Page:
Dominica revives

The first glimpse of Dominica from the air, nearly eight months after Hurricane Maria ravaged the island, is at once dramatic and ominous. A dark, northern headland rises sharply out of the Caribbean Sea then ascends some 2,800 feet over steep ravines and corrugated ridges to form Morne aux Diables (Devils’ Peak), one of Dominica’s nine active volcanoes, its summit shrouded in gray clouds.

As the small plane descends, skirting the rugged coastline, rays of sun pierce the gloom and reveal a surreal scene; what remains standing of Dominica’s windward woodland are great swaths of pale, naked trees, a few showing fringes of new growth in their tops, dark green creepers encircling the graying trunks. Here and there a coconut palm stands proudly with crown intact. All else lies felled across the mountainside, like matchsticks violently scattered by a giant hand. Beneath the broken and uprooted trees the ground is lush and green with new life. Mostly, though, there is only the eerie sight of nature’s defoliation on a massive scale.

Dominica’s woodlands and forests are slowly recovering.
Dominica’s woodlands and forests are slowly recovering.

Soon, signs of human habitation appear along the ridgeline and in verdant valleys as a patchwork of green plots and brilliant blue plastic tarpaulins. Where there is no blue, there are just sections of walls, concrete foundations, and piles of jagged debris; a stark reminder that with the start of hurricane season less than a month away roofs ripped off by Maria’s winds remain to be repaired or replaced, and that for most of Dominica’s 74,000 people life has not returned to normal.

This remote area of the country’s northeast coast was the last to be hit by the September 18, 2017 hurricane before it spun northward toward Guadeloupe. Maria made actual landfall at 9:35 p.m. on the southern tip of the island, 30 miles away at Scotts Head, a tiny fishing village (and in better times, a popular diving destination) of about 700 people. After sparing the French island of Martinique, Maria roared over Scotts Head into Soufriere Bay claiming its first victim, Lucy Thomas. Mrs. Thomas, 74, was pulled from her husband’s grasp and swept into the sea when the storm surge smashed into their concrete beachside home undermining the foundation and collapsing the living room floor.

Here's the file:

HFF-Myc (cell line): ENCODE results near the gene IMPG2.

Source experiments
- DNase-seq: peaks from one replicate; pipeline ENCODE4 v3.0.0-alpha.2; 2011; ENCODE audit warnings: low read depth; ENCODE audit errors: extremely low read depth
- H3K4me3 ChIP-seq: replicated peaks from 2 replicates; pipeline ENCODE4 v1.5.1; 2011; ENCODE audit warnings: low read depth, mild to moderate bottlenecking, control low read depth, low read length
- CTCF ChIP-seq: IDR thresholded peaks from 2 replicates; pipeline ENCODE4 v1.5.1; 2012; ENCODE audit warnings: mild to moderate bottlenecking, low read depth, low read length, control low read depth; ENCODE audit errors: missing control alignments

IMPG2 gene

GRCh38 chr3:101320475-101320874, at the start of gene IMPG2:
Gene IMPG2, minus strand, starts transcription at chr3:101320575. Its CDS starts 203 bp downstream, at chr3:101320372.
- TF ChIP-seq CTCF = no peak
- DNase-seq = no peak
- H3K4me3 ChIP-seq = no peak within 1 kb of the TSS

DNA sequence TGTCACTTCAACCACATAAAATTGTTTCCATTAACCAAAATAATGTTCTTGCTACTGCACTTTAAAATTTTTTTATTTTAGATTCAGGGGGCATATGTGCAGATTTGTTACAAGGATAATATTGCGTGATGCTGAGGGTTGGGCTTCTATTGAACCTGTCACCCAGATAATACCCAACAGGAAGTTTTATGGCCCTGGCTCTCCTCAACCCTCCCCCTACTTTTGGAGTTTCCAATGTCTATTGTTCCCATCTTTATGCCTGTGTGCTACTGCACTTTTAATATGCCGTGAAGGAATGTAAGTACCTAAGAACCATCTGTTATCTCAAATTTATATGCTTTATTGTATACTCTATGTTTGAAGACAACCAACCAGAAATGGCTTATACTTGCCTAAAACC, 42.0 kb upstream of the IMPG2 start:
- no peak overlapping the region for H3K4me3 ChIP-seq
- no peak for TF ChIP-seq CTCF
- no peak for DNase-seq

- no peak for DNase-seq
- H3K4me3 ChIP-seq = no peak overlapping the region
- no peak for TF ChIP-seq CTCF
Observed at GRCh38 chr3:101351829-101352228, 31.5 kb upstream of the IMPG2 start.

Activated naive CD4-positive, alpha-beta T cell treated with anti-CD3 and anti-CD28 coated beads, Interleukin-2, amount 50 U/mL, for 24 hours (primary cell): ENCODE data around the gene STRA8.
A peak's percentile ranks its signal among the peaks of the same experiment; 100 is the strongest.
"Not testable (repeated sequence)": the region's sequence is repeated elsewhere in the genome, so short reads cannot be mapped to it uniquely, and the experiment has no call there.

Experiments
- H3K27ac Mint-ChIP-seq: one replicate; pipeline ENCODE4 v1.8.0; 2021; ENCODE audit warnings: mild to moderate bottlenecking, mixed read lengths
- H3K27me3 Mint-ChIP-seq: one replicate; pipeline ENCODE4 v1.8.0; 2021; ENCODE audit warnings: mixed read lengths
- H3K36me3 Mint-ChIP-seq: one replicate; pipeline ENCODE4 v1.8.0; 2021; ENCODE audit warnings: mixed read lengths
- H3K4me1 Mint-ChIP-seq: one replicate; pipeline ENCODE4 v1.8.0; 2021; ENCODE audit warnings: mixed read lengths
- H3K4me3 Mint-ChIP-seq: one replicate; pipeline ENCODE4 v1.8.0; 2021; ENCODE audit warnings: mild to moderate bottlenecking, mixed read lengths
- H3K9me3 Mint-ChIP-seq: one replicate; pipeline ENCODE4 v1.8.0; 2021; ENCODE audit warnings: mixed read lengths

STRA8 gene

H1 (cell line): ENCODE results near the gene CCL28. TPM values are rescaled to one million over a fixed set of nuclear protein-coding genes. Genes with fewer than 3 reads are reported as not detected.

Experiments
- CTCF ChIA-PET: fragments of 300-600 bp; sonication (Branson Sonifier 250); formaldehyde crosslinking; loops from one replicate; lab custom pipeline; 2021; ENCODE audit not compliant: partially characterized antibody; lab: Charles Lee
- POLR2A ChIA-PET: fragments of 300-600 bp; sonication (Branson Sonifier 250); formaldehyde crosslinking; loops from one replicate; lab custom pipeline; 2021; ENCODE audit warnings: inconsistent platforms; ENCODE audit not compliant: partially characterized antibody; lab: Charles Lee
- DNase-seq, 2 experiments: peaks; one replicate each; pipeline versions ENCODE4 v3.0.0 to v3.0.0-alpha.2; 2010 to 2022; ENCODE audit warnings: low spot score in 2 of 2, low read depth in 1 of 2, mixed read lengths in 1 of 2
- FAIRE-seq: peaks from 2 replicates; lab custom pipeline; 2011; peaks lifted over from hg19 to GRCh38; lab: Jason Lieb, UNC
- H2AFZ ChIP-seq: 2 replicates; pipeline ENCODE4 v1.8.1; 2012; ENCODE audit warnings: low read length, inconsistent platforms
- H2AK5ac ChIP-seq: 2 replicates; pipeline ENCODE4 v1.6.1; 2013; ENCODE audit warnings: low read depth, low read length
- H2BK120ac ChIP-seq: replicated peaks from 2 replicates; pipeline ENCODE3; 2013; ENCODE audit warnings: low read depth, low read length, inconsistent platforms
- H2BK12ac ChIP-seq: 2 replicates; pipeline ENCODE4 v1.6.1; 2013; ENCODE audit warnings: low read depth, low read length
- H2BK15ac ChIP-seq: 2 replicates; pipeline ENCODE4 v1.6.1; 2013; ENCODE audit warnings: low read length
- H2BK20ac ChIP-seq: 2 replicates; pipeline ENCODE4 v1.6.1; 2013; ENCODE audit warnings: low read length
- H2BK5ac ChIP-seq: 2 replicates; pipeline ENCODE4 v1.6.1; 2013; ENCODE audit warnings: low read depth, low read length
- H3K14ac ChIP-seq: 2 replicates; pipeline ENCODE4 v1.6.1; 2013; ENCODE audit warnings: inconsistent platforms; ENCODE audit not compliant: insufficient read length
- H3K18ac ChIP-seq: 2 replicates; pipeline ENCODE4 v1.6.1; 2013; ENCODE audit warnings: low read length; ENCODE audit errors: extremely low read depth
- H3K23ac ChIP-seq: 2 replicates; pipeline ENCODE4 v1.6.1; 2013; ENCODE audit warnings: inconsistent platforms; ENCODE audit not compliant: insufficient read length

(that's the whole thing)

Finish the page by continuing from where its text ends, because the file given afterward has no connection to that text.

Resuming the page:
The small village of Scotts Head on the southern tip of Dominica where Maria first made landfall on September 18, 2017.
The small village of Scotts Head on the southern tip of Dominica where Maria first made landfall on September 18, 2017.

“We were prepared for a Category 2 and 3 hurricane – as a Category 2 or a 3,” says Cecil Shillingford, disaster risk management specialist at Dominica’s Office of Disaster Management, “but we’ve never had one increase in just three hours from a Category 2 to a Category 5-plus.” Mr. Shillingford, who created and directed the office from 1995-2008, has weathered his share of major hurricanes in the Caribbean. Maria, he says, was extraordinary in its intensity, scope, and catastrophic consequences.

“We had 185-mile-an-hour sustained winds gusting to 225 mph; the entire country – 95 sectors across 290 square miles – was affected, not just severe flooding in a few sectors that we had with [Tropical Storm] Erika in 2015,” he points out. We’ve never had to deal with anything this big. How do you do that?”

On it churned up the coast taking lives, roofs, and property, from Soufriere to Pointe Michel, Loubiere, and Roseau, Dominica’s capital, where a raging Roseau River burst its banks to flood or destroy homes built too close to the river. Warren St. Jean, a Pentecostal pastor and former police officer, says his concrete home of 30 years was lifted off its foundation and washed away by the fury of a 20-foot wall of water and debris. He and his wife eventually managed to find their way to higher ground, but “everything was lost, all the rooms sunk, the walls completely cracked, and everything, freezer, fridges, possessions, all gone.